Former England allrounder and county veteran Dominic Cork has announced his retirement from professional cricket with immediate effect. Cork, 40, had left Hampshire at the end of the 2011 season, and his retirement brings to an end a 21-year professional career.
Always one for the big stage, Cork chose to make the announcement himself live on Sky Sports News. "I'm going to retire from all cricket from now," he said. "It's quite an emotional day for me, it's a hard decision but it's the right decision for me. I'm 40 now, I'm not getting any younger and it's hard work, but I've had a great career."
It seemed retirement might be looming when Hampshire decided not to renew Cork's contract for the 2012 campaign, but there had been talk that more than one second division county was interested in signing him. Ultimately, Cork decided that the time was right for him to go, however, and suggested that his decision was partly motivated by a desire to spend more time with his family, particularly following the recent death of his father.
"There were offers out there, I considered them long and hard and looked at where I wanted to be in my life. Losing my father a month ago, who was one of my biggest inspirations, makes you think about your life and take stock. I want to get back to family life - cricket can make you a selfish person, and it's time to give it back to people."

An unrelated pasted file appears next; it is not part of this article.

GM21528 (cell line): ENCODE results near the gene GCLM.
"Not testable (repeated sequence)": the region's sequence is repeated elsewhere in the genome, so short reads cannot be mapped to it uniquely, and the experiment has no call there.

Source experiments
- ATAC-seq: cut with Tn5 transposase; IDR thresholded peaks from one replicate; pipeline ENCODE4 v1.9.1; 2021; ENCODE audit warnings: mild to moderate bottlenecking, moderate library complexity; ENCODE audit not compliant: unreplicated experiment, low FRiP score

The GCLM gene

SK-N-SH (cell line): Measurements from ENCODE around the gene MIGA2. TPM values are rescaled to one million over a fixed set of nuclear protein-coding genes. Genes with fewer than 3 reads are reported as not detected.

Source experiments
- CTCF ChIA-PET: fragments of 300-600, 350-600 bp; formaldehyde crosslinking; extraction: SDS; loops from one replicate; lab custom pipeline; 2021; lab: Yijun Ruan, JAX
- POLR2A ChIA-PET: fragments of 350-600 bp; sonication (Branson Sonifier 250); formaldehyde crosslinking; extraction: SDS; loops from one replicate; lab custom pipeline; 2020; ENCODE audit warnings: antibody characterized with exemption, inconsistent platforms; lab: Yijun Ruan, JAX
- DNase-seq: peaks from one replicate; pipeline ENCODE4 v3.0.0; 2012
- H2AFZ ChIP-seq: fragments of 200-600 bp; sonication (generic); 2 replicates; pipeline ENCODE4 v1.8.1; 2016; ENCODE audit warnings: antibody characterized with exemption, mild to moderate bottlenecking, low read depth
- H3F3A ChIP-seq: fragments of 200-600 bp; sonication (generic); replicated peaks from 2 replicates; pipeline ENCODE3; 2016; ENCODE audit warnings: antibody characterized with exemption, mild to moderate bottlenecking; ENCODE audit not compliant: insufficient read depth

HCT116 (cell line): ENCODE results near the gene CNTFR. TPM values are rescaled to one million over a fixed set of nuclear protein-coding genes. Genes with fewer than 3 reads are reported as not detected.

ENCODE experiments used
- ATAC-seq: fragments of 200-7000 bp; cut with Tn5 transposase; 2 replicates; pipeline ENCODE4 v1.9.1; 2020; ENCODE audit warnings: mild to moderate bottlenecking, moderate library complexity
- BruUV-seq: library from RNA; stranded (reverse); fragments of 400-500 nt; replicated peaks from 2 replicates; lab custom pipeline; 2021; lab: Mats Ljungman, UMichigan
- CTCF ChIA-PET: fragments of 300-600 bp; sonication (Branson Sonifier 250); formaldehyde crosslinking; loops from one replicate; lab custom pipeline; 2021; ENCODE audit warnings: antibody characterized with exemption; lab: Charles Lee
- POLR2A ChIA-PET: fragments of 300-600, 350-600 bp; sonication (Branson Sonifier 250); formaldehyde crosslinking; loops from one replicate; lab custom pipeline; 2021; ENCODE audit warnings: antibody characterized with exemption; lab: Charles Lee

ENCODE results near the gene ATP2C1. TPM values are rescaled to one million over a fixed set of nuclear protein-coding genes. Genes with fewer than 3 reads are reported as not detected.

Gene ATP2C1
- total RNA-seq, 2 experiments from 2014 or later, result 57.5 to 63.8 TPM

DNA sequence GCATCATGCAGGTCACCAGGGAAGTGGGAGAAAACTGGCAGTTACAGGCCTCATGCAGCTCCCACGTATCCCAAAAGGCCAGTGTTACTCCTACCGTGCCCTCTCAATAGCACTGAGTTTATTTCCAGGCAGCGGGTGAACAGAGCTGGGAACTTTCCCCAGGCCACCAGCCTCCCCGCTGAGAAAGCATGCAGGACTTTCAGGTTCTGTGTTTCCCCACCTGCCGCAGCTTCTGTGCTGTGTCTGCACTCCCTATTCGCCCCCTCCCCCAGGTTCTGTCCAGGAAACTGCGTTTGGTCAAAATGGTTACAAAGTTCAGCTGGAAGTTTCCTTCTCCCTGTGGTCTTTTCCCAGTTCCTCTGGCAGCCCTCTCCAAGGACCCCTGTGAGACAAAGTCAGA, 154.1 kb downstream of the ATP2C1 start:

Cork finishes with 10,114 runs and 989 wickets in first-class cricket, while he also enjoyed some notable successes in limited-overs cricket during his three-year stay at the Rose Bowl, winning the domestic 50-over competition in 2009 and the Friends Provident Twenty20 in 2010. Cork played 32 ODIs and 37 Tests for England between 1992 and 2002 and on the biggest stage in England, at Lord's, Cork took his best Test bowling figures of 7 for 43 in 1995, and played his most famous innings, in 2000, on both occasions against West Indies.
He had been Hampshire's captain since midway through the 2010 season, having begun his first-class career in 1990 and had a long stint with Derbyshire, where he was also captain, before joining Lancashire, until the move to Hampshire in 2009.